It is worth mentioning again that Robert performed in a DVD documentary “Bach and Friends” by filmaker Michael Lawrence. View the Robert Tiso performance on the film’s trailer.

At the beginning of last year, Tiso moved to the United States, where he performed in Las Vegas as part of an eclectic production called “Vegas Nocturne.” The production was featured at Rose.Rabbit.Lie, a venue at the Cosmopolitan hotel and casino. He has since returned to Toscana, Italy, but still performs all over the world.

New videos released this year include:

The first two of these videos can be found on this page. The Water Adagio is from Bach’s violin concerto 2 in E Major. The first phase of the piece was used in a movie by Pierpaolo Pasolini for scenes in which Jesus Chris performed miracles, according to notes on the YouTube page. In this performance, the tone oscillations are created by tilting the table to make water move inside the glasses.

A whole series of videos by Robert Tiso can be found on his YouTube Channel, including an intriguing duet with Felice Pantone, who plays the mysterious musical saw. I remain as intrigued by Robert’s music as when I first heard it.

Later, I learned that Benjamin Franklin loved the sound created by crystalline glass. As an inventor, Franklin believed it was a waste of time to fill and tune each water glass when they could be made to play just as beautifully without water, provided they were made to the proper size. Read about his amazing invention in Water Ways from June 3, 2013.

Amusing Monday:
Sea slugs bring color
to Puget Sound

Nudibranchs, soft-bodied mollusks often called “sea slugs,” are among the most ornately decorated creatures in the sea. With about 3,000 species of nudibranchs coming in all shapes and colors, I thought it might be fun to track down some of these animals.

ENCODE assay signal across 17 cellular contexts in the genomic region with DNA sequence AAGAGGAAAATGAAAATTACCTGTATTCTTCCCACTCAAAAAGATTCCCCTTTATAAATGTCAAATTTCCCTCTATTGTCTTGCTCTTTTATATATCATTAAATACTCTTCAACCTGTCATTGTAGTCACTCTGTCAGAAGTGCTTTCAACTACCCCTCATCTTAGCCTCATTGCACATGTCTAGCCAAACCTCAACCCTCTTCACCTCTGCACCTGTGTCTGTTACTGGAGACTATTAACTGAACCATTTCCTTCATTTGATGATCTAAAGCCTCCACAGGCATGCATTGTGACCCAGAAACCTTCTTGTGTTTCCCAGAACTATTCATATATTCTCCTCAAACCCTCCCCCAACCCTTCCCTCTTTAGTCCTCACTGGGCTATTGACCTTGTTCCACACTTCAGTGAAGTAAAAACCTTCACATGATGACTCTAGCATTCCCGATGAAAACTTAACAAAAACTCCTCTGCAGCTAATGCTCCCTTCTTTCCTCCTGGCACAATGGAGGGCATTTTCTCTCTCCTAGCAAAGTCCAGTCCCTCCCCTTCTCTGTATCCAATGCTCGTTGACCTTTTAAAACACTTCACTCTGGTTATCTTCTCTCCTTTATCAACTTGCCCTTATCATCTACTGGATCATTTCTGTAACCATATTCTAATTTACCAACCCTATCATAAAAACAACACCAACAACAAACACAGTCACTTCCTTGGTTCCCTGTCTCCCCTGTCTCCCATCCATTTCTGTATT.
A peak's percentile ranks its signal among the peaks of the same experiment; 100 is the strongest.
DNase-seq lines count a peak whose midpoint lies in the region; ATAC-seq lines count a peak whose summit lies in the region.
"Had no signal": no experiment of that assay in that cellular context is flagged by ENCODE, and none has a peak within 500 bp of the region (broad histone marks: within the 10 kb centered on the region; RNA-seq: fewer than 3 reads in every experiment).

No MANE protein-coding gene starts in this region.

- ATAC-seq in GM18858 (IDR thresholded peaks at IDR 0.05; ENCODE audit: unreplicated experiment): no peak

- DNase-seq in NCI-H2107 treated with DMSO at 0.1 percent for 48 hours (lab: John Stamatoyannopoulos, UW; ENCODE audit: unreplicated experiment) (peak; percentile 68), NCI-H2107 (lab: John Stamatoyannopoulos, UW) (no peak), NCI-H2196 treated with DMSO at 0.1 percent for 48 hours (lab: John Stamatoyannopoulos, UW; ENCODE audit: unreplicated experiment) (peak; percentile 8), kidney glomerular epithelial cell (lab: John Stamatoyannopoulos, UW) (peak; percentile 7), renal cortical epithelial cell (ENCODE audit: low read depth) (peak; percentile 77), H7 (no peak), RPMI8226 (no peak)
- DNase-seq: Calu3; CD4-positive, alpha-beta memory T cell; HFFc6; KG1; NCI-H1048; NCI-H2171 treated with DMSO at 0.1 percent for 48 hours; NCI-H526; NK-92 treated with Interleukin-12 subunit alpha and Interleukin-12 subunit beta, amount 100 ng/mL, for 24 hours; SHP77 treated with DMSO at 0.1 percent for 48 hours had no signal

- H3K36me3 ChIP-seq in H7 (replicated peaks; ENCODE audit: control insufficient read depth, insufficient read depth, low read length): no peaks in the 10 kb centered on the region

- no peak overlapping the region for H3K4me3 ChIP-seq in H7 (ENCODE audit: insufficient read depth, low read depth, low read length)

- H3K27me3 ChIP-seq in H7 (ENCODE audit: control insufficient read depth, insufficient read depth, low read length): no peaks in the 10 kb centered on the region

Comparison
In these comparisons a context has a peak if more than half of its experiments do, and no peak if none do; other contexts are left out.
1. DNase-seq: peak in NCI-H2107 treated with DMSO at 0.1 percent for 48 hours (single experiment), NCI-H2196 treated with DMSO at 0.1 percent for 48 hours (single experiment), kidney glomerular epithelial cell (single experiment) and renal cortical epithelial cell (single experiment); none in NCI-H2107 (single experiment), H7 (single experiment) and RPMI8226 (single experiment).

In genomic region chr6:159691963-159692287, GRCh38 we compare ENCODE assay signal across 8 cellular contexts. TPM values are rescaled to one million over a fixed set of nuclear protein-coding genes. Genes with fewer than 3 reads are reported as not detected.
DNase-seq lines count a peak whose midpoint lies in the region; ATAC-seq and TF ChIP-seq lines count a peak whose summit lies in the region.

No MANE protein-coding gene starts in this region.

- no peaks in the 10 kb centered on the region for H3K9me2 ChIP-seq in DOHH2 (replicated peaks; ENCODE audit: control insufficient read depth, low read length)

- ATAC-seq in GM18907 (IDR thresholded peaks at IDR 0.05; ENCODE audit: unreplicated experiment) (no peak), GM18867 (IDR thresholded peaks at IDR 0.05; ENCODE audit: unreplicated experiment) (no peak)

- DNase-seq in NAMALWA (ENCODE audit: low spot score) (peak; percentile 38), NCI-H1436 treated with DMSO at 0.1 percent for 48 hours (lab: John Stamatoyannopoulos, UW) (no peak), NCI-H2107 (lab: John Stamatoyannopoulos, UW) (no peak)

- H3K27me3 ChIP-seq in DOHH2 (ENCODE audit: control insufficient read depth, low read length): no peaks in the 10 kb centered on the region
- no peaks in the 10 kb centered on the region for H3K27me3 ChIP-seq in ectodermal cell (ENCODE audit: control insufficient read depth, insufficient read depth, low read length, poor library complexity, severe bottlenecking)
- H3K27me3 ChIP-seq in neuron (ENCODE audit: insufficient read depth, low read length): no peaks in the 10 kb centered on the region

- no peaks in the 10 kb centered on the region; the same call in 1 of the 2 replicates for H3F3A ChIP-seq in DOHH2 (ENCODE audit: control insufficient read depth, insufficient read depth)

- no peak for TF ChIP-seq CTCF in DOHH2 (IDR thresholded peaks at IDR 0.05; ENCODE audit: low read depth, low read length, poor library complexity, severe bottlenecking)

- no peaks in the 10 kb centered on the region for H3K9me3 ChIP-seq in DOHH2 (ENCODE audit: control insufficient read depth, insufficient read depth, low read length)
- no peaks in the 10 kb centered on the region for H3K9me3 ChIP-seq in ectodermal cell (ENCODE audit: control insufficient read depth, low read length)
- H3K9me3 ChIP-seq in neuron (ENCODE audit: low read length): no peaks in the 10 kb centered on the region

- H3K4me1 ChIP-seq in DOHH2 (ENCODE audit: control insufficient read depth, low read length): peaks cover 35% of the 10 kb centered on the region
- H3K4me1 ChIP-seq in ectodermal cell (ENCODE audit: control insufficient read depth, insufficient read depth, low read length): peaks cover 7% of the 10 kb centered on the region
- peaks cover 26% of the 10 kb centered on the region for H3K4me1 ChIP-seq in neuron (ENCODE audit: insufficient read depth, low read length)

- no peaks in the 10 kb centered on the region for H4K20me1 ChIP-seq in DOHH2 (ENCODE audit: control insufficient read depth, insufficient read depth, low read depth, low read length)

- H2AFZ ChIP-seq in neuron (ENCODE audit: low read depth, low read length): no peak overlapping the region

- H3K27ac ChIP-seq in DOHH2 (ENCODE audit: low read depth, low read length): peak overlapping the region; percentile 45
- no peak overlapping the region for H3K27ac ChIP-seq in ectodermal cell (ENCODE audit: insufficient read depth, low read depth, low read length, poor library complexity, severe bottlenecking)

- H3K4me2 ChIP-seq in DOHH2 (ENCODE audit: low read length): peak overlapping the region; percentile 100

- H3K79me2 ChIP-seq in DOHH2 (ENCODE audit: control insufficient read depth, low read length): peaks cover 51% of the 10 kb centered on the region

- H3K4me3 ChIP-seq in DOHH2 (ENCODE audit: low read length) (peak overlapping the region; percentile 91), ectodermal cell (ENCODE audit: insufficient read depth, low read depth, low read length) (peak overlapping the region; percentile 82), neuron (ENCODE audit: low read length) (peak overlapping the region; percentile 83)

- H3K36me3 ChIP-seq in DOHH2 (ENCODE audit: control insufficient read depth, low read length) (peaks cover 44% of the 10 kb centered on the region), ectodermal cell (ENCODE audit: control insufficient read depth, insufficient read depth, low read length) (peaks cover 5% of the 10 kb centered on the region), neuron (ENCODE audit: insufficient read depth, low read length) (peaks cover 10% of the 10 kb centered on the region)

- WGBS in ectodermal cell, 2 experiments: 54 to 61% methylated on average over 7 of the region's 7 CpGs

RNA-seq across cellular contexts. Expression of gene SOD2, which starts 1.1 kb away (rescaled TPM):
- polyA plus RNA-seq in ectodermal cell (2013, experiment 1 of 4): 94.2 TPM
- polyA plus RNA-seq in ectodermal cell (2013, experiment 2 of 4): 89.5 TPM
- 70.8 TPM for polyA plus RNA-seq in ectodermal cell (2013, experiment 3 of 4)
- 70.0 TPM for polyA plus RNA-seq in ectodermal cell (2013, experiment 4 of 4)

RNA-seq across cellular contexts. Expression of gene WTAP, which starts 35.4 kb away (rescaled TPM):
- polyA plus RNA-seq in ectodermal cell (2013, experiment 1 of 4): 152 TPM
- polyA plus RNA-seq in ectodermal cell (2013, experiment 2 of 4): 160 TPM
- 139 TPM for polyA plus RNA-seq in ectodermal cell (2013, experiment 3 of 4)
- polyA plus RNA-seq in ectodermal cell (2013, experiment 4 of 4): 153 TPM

Frosted nudibranch Photo: Dan Hershman
Frosted nudibranch // Photo: Dan Hershman

Nudibranchs are found in all the world’s oceans, but you don’t need to go beyond Puget Sound to find some of the most beautiful ones. I’m grateful to Dan Hershman, a retired Seattle teacher, part-time musician and underwater naturalist, who shared some of his best photos of sea slugs from this region. Check out Dan’s Flickr website.

The word nudibranch (pronounced nude-eh-brank) comes from the Latin word nudus, meaning naked, and brankhia, meaning gills. So these are animals with naked gills, which often grow out of their backs and sides. These creatures can be as small as a quarter-inch or as long as a foot or more.

White and orange tipped nudibranch Photo: Dan Hershman
White and orange tipped nudibranch
Photo: Dan Hershman

Nudibranchs are carnivores, eating things ranging from algae to anemones, barnacles and even other nudibranchs. They can pick up coloring for camouflage and even poisons from the prey they eat, using the chemicals in defense against predators.

Hermaphrodites with reproductive organs of both sexes, these animals don’t normally self-fertilize. But they are prepared to mate with any mature individual of the same species. Eventually, they will lay masses of spiral-shaped or coiled eggs.

Diamond back nudibranch Photo: Dan Hershman
Diamond back nudibranch
Photo: Dan Hershman

For more great pictures, check out Bored Panda’s collection, the 500PX photo gallery or National Geographic’s page of David Doubilet’s photos. If you would like to join a sea slug fan club, visit Slug Site, home of Opisthobranch Molluscs..

Opalescent nudibranch Photo: Dan Hershman
Opalescent nudibranch // Photo: Dan Hershman

Amusing Monday: Cartoon characters tell a story about the elements

Elements — the basic building blocks of chemistry — come alive in cartoon characters created by Kaycie Dunlap, who created 112 individual illustrations for her senior project at Milwaukee Institute of Art and Design.


Kaycie, whose website is KcD Studios, got the idea for her elemental characters in high school chemistry class while watching a video, according to a profile of Kaycie in the online magazine “Women You Should Know.” In the video, the narrator acted out a few of the elements.

“High school chemistry class used to be confusing at best,” Kaycie said. “Then I imagined what the elements would be like as characters. Suddenly everything became a lot more interesting.”